Profesor da una vuelta a la pecera.
I wouldn’t know one,
being terrible with names, faces,
drawing, maths, conversation, patterns, spiders, time, getting on transport, keeping in touch.
Wouldn’t know a Saint if
he presented the weather,
always forecasting rain
You’re submarino, Super Mario!
Sometimes we stay still
and pretend the storm will pass.
They expect you to jump for stars
You’re getting on,
peces de colores,
where the hills have eyes,
and the clouds don’t remind you
of anything in your psyche.
You’re only notionally a plumber –
Your silver belly, a generous segment
De canción, Goldfish,
toca una trompeta de plástico,
simplemente si y cuando quiere.
In the swim of my inaccurate weekend,
we don’t count our fish
before they leap
“You will do maths
whether you like it or not”
like the ruler shattering pitch of
my primary school teacher.
You will like maths,
as you will
eventually grow into ever-higher
’til then, April, Miyamoto Shigeru, Professor Fishkins,
we all get what we decide –
I’ll see myself submerged in your wind turbine,
until that time, friends, compañeros,
until that time.
A book from 1978,
unchosen on eBay,
“Your Own Adventure”.
Time for any
in the midwinter
experiment of my place.
Charge into battle,
Invest yet more hope
where hands quake,
to flicker dust off pages,
alight on irrelevant words.
With big tears to escape,
the drawbridge sunk,
the timely scream
hollowing a tower.
More than ever,
to hire my senses.
Opt for your own indecision;
after the last book,
you’re dead uncertain,
Choose other titles
in the series.
I thought I had something
to bring to market.
A slim mouse spat on
for the roast.
We buy £1 raffle tickets for
the broken inner
With BAs, MAs can we use a computer?
Can young artists work for nothing
when the path to the webbed Arena
is littered with past names?
Brown leaves were pressed into concrete soles
of toe-crushing smart shoes.
Not everyone enjoys long penpal exchanges to Canada
about inexplicable gulfs of time.
Unsure has served me well here.
years of good,
I’m glad it’s not inspiration
for a poster.
I must be better at it
than those moved to swift action,
I took the ends of every strand
balled them up in my throat-song,
chose and faked my own.
I don’t know why I ever bought
something you haven’t done, that we’ll do,
get around to,
given the time and strength to
in the new
year to me.
In the new year,
it appears impossible,
already like your vintage blues,
but that’s why we should,
and why it might
This new year might arrive after all.
Offer, if you could,
your sand-timer looks
at the rolling-around
putty egg of some love.
Other luck and things
we can accidentally muster,
so sleep in expansive fur of snoozing animals
after time’s levelled land.
But don’t out-wait the coming day,
it’s like paint thinking of colour.
Find a clue.
Drawing manga with a kid in Europe.
The child is a breathless
doodler of stories,
and they are speeding cars on a day that
an old man chooses for quiet.
Streams of explanation,
loose sense from Italian,
but his kawaii smiles translate to Japanese.
There’s a new trend for collecting plastic tokens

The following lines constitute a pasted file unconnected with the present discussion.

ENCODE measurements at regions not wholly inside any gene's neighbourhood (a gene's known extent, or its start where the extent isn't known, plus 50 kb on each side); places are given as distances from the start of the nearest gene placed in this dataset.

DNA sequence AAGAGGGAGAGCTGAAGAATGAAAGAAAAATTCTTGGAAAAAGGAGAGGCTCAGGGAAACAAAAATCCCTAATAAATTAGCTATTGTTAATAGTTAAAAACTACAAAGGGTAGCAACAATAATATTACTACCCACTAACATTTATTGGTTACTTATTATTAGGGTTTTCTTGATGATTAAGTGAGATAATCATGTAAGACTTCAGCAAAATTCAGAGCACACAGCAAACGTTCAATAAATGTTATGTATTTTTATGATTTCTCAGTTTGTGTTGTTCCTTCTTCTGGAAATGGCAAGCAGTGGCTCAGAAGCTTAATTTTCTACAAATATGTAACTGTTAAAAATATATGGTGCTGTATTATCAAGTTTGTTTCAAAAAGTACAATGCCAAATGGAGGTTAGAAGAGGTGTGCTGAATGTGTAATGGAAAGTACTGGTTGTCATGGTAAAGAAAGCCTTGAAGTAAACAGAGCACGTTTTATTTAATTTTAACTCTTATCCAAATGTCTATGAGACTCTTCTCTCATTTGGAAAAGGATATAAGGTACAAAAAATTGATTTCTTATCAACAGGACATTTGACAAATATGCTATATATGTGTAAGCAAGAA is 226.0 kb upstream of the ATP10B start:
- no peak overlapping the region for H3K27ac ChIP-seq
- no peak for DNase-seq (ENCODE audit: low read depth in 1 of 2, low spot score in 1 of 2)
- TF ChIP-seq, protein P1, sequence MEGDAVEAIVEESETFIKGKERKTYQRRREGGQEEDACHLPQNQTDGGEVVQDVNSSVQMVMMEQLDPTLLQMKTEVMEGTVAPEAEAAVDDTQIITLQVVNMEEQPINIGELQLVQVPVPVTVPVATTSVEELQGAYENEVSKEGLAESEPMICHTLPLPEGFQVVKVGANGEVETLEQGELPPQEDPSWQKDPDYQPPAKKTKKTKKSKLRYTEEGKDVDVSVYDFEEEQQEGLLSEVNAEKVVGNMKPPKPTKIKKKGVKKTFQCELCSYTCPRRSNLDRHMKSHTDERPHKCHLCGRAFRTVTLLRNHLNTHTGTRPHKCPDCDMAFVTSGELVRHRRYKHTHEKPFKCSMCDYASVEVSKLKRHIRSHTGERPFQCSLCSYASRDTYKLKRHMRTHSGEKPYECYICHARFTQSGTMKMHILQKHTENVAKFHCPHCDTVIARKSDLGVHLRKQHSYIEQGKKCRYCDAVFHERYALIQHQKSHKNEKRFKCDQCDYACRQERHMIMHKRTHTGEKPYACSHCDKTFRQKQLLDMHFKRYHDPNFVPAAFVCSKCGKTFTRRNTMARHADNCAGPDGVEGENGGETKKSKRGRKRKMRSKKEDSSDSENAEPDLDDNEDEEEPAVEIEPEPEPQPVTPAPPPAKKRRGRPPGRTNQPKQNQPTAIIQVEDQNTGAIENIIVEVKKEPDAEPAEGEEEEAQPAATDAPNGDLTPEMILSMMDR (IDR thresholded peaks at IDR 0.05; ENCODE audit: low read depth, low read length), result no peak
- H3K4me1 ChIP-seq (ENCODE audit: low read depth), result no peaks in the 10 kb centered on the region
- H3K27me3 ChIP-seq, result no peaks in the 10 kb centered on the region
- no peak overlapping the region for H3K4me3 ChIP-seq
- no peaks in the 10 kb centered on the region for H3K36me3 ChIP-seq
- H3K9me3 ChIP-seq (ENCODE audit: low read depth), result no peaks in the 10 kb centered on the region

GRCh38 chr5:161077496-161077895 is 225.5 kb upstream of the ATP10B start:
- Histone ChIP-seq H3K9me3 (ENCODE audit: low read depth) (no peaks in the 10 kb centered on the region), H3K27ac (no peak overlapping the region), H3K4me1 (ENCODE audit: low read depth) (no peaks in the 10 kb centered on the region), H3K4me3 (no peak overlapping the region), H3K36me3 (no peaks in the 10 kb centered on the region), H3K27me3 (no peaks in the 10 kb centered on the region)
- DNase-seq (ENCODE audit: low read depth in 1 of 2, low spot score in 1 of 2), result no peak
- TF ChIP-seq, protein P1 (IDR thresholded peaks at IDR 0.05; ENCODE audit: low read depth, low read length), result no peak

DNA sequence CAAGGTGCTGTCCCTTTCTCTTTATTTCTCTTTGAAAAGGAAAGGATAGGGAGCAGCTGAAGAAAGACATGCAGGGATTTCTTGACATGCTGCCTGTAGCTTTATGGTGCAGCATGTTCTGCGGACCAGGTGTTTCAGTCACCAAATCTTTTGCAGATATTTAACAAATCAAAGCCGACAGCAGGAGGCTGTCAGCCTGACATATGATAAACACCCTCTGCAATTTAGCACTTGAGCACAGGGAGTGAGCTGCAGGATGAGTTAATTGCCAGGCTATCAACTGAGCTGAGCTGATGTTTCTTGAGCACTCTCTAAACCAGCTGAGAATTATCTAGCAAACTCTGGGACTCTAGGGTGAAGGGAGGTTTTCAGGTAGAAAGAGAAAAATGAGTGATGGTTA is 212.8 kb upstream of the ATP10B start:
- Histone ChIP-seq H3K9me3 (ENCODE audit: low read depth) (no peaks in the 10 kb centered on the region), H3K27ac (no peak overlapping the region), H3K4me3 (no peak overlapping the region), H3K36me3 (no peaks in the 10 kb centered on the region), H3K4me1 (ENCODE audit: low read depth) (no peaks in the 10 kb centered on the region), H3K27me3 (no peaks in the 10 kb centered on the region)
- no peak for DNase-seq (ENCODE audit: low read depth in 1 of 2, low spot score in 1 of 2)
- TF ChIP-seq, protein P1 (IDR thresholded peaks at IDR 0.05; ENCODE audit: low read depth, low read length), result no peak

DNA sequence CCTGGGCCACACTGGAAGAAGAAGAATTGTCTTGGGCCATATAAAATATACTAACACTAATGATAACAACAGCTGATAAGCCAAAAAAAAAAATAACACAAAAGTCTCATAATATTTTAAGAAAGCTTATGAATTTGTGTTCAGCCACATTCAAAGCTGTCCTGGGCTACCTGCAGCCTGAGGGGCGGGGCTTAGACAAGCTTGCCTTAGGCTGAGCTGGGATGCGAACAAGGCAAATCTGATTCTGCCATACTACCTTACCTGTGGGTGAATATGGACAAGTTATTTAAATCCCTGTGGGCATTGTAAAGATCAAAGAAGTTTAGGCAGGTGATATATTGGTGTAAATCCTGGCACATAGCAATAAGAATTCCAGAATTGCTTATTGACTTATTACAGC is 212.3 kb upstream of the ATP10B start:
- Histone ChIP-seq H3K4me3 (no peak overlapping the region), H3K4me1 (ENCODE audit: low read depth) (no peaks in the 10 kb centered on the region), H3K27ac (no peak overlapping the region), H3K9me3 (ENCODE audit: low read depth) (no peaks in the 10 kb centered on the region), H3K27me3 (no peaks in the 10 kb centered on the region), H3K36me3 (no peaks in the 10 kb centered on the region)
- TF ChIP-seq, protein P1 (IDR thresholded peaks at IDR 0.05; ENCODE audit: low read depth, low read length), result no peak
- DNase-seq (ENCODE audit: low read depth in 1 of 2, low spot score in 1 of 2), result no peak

for a shouty game,
with a coloured bit to see through;
so the boy has, in a branded carrying pouch, five of these,
and is proud of them.
The artist can only hope it won’t be tasteless tea
that’s poured by young designers,
their worst work on these cards.
He’s happy and relieved that, at least,
the Italian kid
If the artist remembers most art as forgetful,
there are always stories
in which clouds move,
and snow falls in the right shades,
and melts onto the projected screen
then turns to rain
for the right reasons,
at a recognisable life and pace.
and work towards
the lasting good remains,
while there is a fire,
and speak with,
or to warm
against the embittered, clouded heart.
Good with a pencil
as long as the wind is in his grey hair
(difficult to work with),
Big eyes drawn for smiles,
on mechanical detail
A cast of Earth’s protectors,
with wonders overturned
on their oversized eyes
to see a quest through,
make habitats into heartlands
and a heavy hunter’s steps light,
in a sky of surprise.
A rising sun asks
families of engineers
knit boisterously by know-how,
to continue human work
for all who try for sleep,
under politician’s and
hangar of night.
What a rising sun asks us –
a creature’s big work
under a leaf
or a child’s umbrella,
on the summoned travels of
both a cat and a bus.
The Spirit’s instinct,
in this kind of weather,
is to keep charmed loved ones close.
We are not our
nor our enemies,
Smiling, the green crayon disobeys the child’s orders
or listens when
something that isn’t a shape, becomes a face,
as if he’s lost a friend,
when the Italian kid scribbles over it.
It is dismaying when a small hand lays that crayon down –
(mischievously labelled with a studio’s name)
it’s waxy eyes at rest
from the effort,
red, gold and silver robots march
and a pilot to man machine guns
of no consequence,
to black and grey
Instead of a given tree
under an air conditioner,
Saturday morning came for my generation to
it’s colours and cost-cutting backgrounds,
mostly all of them,
The animator offers a super-deformed smile,
the soft line a wobble
as if an unconvincing Centurion startled a Sister,
her angels guided into turquoise
inside a tattered sketchbook,
her tour on the way to confidence
that once hid
where the shadow of a steeple couldn’t reach.
It might not be too devastating to nod encouragingly
at his new friend